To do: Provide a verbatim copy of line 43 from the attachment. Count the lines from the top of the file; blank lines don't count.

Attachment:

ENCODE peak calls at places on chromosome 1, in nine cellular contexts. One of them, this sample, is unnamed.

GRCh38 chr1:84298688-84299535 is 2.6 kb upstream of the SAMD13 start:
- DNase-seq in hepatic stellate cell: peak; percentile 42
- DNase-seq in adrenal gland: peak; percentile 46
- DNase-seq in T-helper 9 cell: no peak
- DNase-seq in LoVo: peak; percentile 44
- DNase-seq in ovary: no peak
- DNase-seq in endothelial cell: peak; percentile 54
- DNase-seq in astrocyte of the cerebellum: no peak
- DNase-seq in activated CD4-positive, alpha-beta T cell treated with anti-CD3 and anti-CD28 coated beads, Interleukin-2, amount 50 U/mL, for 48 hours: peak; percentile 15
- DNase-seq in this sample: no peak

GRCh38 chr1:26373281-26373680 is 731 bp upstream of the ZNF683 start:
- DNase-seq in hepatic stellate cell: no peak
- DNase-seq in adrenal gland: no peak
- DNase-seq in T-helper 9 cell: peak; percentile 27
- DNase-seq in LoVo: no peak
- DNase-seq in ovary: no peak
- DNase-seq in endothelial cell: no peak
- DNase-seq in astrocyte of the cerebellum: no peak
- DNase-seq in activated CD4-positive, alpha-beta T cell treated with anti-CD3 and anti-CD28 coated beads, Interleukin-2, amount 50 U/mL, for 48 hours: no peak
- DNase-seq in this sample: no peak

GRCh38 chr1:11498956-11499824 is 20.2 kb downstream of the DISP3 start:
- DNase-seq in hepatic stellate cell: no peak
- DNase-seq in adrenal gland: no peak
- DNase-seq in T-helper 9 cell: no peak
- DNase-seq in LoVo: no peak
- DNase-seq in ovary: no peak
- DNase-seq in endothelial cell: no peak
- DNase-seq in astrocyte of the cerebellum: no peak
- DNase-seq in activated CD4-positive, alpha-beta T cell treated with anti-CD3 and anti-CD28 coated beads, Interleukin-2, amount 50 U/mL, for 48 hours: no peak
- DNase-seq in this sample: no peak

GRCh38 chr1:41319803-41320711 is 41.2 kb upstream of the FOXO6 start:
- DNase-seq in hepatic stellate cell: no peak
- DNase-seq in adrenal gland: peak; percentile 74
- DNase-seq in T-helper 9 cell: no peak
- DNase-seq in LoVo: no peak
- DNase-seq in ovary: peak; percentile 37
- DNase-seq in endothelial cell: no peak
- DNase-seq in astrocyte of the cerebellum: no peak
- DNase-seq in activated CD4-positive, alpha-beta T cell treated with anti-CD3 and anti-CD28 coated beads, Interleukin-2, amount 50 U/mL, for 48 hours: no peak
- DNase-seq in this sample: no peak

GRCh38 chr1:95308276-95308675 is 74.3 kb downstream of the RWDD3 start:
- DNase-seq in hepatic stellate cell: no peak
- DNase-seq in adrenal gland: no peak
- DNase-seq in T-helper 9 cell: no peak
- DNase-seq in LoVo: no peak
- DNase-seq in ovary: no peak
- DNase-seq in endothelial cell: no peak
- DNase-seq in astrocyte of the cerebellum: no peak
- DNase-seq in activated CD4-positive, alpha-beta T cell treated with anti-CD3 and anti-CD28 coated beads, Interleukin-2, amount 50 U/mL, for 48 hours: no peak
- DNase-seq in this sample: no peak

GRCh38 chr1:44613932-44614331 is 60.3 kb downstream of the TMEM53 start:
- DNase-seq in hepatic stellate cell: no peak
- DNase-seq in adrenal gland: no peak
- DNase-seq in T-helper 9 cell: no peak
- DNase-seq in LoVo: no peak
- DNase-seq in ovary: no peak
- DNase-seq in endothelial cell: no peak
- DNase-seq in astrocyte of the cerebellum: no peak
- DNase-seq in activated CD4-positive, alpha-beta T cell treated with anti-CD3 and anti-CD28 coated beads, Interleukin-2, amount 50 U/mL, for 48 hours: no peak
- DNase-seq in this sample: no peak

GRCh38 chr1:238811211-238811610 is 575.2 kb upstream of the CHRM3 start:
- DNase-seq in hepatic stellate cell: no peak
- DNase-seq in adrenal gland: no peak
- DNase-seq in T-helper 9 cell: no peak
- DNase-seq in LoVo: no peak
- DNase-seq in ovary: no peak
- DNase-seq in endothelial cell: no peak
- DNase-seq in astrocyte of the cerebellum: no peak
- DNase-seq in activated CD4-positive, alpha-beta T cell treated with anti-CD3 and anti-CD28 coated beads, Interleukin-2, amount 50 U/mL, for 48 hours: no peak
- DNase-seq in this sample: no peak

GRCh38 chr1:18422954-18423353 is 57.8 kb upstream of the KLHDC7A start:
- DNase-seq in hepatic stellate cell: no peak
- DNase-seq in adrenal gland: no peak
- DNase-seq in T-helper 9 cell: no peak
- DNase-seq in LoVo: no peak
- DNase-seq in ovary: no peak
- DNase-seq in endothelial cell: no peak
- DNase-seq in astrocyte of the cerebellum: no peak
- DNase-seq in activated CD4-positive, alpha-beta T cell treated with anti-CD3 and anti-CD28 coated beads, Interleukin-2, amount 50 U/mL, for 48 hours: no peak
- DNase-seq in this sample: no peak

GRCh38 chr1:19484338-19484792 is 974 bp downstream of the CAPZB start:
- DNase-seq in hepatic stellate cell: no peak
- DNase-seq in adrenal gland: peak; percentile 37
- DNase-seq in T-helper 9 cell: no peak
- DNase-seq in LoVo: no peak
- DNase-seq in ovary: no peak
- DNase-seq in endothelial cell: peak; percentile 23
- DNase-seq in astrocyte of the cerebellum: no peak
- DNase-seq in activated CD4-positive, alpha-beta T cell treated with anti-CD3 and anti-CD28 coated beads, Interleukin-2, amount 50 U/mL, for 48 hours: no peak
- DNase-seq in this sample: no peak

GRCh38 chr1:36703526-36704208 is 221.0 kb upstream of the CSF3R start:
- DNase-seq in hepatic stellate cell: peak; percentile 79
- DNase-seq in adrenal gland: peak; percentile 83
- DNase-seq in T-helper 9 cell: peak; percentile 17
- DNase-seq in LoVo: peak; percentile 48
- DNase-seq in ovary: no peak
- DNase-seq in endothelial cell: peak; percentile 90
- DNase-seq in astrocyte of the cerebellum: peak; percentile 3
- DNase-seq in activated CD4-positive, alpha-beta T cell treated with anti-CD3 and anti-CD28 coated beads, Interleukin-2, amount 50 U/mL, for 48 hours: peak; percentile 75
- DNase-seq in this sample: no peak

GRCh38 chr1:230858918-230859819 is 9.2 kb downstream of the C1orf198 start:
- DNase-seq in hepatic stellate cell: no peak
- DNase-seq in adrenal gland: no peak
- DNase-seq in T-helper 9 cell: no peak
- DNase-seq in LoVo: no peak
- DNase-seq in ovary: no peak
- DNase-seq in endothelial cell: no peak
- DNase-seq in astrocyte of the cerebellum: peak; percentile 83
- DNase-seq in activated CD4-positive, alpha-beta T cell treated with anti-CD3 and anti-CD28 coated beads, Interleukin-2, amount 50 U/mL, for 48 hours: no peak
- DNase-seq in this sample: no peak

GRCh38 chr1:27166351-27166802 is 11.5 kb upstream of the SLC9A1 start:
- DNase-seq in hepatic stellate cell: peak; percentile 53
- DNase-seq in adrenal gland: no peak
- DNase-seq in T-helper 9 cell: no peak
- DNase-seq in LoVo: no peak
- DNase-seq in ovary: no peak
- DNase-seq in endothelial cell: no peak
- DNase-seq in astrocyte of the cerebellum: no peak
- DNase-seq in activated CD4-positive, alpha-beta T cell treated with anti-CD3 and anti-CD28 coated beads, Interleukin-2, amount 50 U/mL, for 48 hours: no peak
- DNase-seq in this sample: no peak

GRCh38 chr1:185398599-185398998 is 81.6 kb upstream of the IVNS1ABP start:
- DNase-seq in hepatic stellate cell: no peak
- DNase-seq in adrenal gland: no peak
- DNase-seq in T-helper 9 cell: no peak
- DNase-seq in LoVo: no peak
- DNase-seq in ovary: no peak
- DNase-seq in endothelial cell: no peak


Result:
- DNase-seq in hepatic stellate cell: no peak